With a career journey spanning digital native companies such as Yahoo and eBay as well as big established brands like American Express, Express Scripts, and most recently Northwestern Mutual, Neal Sample’s unique combination of strengths and interests stands out. He received a PhD in Computer Science from Stanford, so he’s comfortable diving into the deep end as a technologist. But he’s just as tuned in to the human side of the IT equation. In fact, he says one of his greatest accomplishments in his current role is the work he’s done to foster a rewarding and inclusive workplace.
When we sat down for the Tech Whisperers podcast, Sample opened up about his new playbook, his leadership philosophies, and how he is winning with talent. Afterwards, we spent some more time discussing his views on the technology landscape and how his career and academic experiences have informed his approach to leadership. What follows is that conversation, lightly edited and condensed for clarity.
Dan Roberts: With so much coming at you, how do you stay abreast of current trends and technologies, and how do you translate that into business impact?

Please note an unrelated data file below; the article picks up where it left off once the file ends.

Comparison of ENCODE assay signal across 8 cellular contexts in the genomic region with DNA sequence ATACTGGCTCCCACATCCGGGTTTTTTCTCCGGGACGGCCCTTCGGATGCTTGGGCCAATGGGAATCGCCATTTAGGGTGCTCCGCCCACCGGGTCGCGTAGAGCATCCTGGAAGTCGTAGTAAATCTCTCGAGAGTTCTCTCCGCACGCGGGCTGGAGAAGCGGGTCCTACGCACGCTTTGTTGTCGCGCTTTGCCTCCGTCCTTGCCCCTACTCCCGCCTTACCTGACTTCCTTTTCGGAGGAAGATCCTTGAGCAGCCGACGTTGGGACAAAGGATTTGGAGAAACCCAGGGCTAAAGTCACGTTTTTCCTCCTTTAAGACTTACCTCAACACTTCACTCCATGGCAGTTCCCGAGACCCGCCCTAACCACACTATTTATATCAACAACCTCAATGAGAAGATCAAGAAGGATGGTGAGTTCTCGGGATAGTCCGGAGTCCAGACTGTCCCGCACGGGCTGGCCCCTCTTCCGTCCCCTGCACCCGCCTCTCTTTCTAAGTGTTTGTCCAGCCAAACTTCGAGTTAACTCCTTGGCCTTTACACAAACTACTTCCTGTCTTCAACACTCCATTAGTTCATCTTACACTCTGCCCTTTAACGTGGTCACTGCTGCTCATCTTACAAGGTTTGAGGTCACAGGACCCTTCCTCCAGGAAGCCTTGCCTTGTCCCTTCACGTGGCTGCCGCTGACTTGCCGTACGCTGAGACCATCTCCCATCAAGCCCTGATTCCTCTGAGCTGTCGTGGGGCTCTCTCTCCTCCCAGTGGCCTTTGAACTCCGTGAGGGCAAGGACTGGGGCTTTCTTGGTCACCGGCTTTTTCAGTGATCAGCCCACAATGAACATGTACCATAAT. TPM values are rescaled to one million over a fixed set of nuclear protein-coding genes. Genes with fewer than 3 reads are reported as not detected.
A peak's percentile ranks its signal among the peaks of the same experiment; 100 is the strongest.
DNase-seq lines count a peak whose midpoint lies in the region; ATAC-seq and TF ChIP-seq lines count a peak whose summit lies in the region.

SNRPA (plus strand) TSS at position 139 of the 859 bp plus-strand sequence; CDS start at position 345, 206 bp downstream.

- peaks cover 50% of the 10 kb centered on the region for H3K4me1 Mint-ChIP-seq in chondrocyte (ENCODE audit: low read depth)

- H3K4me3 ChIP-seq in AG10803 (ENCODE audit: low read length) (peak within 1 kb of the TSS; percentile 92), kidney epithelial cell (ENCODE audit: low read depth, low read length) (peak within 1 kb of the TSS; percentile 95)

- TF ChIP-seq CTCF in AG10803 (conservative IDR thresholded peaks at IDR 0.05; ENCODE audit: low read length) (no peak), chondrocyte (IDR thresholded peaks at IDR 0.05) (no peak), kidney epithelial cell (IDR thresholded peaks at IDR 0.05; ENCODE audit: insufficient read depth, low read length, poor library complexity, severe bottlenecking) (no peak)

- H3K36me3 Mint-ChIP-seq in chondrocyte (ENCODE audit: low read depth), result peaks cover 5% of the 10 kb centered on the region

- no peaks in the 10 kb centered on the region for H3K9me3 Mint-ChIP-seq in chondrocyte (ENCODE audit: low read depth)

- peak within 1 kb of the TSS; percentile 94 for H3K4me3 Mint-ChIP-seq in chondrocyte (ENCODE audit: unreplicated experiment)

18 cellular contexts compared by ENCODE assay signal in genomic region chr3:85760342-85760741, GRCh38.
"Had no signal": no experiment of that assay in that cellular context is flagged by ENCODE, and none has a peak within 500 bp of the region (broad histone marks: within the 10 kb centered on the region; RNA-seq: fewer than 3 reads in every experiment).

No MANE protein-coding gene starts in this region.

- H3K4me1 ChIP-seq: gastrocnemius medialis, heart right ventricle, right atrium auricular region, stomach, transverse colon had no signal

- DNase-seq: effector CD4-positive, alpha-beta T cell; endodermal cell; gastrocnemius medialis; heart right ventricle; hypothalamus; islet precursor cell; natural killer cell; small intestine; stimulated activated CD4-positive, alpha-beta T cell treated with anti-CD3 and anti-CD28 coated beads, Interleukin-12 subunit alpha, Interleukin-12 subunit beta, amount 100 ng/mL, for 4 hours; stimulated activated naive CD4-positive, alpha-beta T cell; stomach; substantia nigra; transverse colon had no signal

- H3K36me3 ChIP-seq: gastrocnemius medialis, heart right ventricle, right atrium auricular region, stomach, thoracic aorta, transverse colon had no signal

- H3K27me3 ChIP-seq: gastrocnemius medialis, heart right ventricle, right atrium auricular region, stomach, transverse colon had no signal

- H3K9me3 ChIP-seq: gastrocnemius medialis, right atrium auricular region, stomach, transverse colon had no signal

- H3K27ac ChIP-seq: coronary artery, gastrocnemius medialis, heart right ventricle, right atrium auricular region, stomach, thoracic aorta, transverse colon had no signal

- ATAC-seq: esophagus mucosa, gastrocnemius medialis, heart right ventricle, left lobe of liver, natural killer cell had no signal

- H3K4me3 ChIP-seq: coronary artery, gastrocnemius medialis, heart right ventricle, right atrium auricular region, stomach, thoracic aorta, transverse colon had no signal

Neal Sample: I do a little bit of self-study. I’ll read blogs and follow along with industry trends. I like a conference that’s got a diverse purview—that’s not just, for example, focused on single technology. And what I really like to do is listen to my experts. Sometimes those are the folks that work for me, running security or application development or infrastructure. They’re ultimately going to be deeper in their specialty than I am, and I find that it’s a great way to learn. Occasionally you bring in an outside expert, especially when you’re going to do something new. You can learn from the path that others have trailblazed for you.
Overall, curiosity is incredibly important. If you’re not curious—if you think you know all the answers and you don’t have any questions—then you’re not going to learn and grow. Maybe you do have all the answers. But I find that there are more things in this world that I don’t know than I do. And some of the things that I knew ten or 20 years ago aren’t true anymore today, and I think that’s something that’s kind of unique to technology.